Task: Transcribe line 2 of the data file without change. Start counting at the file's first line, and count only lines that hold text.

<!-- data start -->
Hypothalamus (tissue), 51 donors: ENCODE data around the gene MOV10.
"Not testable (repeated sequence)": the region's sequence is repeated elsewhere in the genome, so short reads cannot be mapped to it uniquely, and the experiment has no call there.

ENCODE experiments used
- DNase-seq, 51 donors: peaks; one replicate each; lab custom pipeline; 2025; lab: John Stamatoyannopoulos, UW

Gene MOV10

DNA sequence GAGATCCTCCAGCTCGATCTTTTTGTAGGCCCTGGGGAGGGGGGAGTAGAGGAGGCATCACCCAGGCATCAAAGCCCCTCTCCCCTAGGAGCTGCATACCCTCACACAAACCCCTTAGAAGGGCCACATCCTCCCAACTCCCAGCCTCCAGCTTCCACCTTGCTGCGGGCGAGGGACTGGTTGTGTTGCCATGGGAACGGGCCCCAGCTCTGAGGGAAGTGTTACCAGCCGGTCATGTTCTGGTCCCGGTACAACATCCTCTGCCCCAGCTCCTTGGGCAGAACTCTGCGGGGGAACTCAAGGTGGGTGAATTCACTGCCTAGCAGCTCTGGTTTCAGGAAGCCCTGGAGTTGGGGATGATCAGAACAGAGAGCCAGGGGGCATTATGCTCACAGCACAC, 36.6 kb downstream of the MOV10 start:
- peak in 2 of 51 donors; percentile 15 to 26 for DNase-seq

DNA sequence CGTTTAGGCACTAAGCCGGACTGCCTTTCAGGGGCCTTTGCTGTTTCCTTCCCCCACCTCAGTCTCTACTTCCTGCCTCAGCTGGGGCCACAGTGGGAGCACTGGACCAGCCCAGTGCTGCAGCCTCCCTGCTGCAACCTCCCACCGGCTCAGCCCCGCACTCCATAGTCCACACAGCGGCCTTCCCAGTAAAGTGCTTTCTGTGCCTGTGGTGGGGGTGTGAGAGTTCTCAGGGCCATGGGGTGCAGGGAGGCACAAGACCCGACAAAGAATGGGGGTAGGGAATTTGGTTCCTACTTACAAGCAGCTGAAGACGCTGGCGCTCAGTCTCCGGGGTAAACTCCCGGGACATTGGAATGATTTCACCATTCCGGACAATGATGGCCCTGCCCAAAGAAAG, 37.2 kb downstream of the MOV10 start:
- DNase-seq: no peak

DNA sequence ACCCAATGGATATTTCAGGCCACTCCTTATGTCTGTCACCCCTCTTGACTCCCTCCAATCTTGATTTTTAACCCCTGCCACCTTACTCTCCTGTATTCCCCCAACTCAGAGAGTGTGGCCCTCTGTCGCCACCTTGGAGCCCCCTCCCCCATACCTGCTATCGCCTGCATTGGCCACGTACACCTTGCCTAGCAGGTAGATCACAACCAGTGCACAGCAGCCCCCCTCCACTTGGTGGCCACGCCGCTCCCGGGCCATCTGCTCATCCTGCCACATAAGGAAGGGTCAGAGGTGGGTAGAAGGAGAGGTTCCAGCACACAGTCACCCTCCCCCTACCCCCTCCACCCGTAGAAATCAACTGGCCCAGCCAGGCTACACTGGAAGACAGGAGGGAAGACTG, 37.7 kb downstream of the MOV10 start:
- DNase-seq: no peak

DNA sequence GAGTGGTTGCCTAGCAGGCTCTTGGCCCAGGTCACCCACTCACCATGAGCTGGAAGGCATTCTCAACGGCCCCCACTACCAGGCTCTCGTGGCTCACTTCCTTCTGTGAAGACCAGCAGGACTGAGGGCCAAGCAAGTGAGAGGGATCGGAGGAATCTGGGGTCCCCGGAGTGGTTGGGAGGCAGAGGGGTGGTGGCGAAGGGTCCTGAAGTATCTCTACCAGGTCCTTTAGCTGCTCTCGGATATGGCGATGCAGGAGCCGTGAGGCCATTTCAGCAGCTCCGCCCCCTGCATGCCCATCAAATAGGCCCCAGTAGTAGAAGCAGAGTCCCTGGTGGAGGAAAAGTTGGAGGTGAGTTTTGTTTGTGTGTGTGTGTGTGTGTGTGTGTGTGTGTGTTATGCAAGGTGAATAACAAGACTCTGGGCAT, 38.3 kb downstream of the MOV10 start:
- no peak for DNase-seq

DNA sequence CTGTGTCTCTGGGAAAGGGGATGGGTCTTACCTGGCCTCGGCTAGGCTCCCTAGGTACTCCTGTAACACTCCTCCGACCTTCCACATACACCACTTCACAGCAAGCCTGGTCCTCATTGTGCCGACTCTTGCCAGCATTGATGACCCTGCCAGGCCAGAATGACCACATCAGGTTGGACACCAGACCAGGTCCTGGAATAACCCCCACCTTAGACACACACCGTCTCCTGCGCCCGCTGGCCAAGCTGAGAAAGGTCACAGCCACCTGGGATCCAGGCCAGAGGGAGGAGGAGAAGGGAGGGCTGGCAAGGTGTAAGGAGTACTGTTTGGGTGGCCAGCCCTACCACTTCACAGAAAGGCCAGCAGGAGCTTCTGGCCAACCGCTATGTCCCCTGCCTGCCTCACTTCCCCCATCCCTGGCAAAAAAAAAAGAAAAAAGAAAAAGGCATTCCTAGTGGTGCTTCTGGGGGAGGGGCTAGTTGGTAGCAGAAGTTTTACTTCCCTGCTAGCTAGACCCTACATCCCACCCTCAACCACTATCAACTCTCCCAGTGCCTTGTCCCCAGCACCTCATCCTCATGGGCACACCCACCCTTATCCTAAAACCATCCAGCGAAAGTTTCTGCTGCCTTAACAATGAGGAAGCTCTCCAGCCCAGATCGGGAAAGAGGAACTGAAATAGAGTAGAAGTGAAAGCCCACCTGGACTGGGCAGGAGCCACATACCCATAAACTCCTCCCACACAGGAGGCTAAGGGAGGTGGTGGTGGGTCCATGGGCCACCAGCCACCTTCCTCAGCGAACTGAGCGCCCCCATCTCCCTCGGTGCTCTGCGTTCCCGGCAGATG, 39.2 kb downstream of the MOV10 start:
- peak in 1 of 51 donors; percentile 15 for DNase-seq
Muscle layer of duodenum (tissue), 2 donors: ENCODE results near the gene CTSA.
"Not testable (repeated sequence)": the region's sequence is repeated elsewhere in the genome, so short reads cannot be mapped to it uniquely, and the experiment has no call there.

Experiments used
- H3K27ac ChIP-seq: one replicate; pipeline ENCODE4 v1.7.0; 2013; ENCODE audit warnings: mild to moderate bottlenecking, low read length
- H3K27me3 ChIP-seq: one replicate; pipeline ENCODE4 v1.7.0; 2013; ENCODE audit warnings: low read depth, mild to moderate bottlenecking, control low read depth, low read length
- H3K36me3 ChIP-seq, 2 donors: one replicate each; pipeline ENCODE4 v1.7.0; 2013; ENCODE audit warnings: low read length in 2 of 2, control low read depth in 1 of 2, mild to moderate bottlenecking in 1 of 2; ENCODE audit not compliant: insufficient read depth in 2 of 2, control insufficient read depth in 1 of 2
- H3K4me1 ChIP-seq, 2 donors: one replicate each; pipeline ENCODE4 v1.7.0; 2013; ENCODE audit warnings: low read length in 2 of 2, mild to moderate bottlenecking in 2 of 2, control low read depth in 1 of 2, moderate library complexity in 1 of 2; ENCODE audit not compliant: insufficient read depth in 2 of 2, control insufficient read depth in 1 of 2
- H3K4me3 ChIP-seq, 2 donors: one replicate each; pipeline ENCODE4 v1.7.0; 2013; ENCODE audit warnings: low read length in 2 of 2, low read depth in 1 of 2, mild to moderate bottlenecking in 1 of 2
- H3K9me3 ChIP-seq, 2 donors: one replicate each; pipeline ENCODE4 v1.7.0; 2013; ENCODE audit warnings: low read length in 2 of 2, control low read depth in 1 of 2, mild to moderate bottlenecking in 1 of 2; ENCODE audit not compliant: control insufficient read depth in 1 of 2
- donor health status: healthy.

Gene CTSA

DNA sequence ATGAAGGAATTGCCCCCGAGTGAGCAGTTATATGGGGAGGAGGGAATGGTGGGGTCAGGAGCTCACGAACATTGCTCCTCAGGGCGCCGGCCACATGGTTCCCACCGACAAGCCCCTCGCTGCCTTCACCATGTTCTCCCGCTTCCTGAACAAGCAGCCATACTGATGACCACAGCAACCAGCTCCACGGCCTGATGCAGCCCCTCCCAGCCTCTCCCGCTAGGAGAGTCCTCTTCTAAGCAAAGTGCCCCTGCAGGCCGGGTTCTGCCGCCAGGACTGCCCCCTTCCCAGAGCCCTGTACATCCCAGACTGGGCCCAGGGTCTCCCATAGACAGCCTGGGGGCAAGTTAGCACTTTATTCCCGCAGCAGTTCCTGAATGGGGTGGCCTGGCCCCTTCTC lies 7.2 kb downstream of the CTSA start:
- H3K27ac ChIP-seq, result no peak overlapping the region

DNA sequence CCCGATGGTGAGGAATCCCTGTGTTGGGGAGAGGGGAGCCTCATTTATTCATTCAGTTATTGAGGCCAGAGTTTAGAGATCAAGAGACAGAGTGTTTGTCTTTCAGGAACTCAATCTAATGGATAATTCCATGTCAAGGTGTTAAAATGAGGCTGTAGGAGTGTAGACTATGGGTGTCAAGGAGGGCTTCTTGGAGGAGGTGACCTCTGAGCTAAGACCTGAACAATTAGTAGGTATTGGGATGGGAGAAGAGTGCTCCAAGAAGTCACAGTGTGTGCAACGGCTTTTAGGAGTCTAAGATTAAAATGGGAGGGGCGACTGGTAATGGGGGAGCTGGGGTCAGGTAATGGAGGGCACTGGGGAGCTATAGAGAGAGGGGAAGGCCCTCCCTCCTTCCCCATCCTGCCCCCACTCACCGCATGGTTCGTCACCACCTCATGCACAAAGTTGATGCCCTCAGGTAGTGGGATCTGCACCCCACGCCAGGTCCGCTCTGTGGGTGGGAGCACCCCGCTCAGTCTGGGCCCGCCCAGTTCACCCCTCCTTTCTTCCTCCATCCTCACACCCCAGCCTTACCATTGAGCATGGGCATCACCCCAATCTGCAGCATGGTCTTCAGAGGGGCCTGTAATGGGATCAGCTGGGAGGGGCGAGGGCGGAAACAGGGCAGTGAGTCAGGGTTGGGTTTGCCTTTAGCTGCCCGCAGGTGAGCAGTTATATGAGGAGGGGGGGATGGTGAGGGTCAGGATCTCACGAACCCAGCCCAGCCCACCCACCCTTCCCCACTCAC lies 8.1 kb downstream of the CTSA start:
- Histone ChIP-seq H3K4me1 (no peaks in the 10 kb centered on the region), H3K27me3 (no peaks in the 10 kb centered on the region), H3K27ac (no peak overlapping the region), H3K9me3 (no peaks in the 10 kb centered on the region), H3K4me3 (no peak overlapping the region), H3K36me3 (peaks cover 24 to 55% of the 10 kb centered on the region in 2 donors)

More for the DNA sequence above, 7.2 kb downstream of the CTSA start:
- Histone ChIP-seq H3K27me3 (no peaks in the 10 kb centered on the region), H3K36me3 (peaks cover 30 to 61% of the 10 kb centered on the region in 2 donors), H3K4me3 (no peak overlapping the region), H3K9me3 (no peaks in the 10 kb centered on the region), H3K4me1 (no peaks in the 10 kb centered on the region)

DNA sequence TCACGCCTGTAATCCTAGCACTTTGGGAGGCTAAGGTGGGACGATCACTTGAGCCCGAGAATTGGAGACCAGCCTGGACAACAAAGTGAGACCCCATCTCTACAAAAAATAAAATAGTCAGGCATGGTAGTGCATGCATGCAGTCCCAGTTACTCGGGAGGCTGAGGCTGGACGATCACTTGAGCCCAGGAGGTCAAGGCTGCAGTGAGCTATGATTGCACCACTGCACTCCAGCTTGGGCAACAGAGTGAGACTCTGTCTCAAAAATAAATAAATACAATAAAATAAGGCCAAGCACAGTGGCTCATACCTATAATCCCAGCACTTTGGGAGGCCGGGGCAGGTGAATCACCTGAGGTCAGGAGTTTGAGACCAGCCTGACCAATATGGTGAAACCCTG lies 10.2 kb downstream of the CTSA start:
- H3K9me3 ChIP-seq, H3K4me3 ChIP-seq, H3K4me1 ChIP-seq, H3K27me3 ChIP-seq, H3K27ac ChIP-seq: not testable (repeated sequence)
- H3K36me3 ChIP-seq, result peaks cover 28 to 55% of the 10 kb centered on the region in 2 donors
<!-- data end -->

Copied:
"Not testable (repeated sequence)": the region's sequence is repeated elsewhere in the genome, so short reads cannot be mapped to it uniquely, and the experiment has no call there.